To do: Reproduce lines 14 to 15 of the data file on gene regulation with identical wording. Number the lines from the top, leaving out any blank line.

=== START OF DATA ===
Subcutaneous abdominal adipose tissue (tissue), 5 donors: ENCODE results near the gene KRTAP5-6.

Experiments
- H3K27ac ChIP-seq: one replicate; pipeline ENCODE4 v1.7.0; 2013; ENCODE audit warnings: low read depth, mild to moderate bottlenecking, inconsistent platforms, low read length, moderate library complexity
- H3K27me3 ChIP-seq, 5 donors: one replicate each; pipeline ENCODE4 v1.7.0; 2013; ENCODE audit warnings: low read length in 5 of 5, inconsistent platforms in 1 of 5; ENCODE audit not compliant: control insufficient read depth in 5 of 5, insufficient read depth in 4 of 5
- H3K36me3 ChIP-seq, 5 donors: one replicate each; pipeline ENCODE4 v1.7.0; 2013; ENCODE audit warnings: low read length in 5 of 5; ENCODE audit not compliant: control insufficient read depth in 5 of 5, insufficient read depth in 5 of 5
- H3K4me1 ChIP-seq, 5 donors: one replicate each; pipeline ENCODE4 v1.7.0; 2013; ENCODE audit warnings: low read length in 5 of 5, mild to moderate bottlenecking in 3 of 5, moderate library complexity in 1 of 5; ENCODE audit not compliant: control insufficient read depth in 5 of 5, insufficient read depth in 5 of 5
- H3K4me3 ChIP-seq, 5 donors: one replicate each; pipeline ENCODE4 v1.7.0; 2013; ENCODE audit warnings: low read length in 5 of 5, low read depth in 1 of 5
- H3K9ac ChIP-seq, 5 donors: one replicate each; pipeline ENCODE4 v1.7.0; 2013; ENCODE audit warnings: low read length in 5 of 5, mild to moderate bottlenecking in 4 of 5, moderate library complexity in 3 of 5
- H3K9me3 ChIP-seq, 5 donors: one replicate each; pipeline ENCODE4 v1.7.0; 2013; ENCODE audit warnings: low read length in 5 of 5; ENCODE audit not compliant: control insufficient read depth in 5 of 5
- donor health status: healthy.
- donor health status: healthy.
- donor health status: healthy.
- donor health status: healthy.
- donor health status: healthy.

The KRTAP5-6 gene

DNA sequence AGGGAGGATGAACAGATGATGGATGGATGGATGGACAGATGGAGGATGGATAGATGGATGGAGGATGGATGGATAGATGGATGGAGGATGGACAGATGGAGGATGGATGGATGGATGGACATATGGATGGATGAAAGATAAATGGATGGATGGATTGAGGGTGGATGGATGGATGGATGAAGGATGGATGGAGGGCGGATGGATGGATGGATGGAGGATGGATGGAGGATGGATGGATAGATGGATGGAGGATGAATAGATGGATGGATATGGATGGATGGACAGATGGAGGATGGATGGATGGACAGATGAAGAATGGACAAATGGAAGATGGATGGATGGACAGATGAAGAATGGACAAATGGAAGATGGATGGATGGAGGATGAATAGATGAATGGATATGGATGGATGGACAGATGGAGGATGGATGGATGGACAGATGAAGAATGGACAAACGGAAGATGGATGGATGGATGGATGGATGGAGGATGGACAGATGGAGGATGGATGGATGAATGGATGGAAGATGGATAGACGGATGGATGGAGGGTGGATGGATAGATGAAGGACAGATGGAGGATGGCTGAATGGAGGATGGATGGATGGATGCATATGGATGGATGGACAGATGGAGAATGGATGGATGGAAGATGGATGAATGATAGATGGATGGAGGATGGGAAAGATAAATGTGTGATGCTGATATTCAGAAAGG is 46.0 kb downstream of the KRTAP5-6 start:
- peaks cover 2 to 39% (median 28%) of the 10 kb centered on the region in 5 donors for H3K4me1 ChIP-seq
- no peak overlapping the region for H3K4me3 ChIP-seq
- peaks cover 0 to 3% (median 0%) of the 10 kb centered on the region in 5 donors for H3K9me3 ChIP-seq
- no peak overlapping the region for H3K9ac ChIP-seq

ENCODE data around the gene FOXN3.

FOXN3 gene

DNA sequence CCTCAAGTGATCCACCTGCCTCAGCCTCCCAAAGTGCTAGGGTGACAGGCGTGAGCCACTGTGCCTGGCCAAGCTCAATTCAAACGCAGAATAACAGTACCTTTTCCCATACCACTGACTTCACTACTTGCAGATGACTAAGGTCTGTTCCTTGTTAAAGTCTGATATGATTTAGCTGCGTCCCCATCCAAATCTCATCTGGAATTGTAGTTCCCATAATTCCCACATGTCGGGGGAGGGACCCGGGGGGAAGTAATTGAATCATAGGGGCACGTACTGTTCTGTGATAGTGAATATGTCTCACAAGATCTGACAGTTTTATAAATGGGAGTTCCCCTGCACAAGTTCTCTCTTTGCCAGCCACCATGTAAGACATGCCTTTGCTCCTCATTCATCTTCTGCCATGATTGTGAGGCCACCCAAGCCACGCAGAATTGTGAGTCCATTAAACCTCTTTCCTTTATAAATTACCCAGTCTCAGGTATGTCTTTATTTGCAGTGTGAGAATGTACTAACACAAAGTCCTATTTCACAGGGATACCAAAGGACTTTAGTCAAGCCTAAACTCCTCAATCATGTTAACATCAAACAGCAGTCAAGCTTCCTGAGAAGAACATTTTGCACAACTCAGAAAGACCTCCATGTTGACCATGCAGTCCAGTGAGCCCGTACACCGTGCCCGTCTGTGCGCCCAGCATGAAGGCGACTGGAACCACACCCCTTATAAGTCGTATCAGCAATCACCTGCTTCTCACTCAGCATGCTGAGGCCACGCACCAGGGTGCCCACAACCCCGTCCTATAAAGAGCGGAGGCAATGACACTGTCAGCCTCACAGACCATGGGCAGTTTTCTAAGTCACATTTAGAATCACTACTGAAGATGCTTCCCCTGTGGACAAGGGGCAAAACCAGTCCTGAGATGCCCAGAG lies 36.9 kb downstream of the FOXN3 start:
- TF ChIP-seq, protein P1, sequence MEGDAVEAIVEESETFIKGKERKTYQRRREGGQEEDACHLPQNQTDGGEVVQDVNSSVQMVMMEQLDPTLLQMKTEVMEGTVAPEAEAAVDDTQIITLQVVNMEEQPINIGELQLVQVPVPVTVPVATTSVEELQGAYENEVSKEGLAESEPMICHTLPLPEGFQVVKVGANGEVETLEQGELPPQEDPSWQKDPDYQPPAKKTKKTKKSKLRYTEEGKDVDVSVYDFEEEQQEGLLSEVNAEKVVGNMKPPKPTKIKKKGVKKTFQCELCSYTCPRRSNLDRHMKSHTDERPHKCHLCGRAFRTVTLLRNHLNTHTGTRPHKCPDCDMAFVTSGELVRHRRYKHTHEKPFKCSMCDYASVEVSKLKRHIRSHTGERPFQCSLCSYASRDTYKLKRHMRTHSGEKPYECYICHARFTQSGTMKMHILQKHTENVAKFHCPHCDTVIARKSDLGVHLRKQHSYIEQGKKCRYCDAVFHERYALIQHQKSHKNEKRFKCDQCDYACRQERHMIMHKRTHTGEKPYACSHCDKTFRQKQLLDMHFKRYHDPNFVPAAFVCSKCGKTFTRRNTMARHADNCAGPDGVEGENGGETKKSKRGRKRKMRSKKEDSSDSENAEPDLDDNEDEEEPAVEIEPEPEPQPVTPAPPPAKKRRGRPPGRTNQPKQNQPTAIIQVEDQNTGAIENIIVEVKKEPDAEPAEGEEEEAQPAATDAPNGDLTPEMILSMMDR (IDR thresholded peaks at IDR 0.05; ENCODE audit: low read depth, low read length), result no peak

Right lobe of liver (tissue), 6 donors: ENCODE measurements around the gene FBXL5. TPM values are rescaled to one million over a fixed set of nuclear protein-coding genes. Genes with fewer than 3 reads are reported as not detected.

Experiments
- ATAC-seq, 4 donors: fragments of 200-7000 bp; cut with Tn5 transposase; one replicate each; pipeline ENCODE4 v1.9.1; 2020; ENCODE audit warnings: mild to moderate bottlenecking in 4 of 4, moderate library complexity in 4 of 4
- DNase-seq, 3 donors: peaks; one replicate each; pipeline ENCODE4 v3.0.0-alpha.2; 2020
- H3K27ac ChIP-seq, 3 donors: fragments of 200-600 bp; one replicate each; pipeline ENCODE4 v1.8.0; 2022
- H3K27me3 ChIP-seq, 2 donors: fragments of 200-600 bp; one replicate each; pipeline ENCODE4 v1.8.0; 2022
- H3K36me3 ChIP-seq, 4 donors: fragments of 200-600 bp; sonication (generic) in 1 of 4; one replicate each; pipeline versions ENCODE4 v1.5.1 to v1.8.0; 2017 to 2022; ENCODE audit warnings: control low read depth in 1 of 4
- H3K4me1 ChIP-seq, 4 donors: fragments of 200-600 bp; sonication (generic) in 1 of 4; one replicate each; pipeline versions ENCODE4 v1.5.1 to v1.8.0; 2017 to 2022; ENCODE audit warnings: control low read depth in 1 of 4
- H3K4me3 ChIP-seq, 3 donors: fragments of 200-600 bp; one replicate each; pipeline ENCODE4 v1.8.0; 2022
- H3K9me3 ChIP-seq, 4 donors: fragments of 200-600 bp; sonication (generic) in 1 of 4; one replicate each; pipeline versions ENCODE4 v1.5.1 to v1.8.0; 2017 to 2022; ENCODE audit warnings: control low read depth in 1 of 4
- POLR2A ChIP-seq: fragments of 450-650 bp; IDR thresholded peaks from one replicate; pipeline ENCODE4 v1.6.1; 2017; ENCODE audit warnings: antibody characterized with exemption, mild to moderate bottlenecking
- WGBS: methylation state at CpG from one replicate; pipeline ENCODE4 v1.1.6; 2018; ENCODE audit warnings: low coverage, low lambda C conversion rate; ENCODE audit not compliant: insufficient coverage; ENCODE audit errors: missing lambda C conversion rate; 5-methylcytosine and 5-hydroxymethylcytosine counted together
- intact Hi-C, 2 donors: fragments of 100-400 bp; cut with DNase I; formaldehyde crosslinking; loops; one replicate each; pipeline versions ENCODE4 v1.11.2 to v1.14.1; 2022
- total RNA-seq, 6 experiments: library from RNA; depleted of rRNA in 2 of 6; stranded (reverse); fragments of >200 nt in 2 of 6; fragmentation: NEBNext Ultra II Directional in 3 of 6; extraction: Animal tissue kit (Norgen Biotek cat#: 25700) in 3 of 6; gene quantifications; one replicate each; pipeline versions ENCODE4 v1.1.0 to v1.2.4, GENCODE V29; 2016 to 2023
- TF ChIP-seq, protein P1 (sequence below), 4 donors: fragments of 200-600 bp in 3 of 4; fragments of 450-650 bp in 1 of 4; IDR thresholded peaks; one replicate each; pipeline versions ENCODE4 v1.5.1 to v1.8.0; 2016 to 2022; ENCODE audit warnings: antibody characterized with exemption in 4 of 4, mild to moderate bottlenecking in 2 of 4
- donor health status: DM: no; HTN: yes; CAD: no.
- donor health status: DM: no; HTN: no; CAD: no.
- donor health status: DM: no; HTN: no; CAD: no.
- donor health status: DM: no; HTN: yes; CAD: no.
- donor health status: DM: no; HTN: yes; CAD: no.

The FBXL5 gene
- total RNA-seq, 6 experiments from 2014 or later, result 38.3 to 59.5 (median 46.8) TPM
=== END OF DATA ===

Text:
- donor health status: healthy.

The KRTAP5-6 gene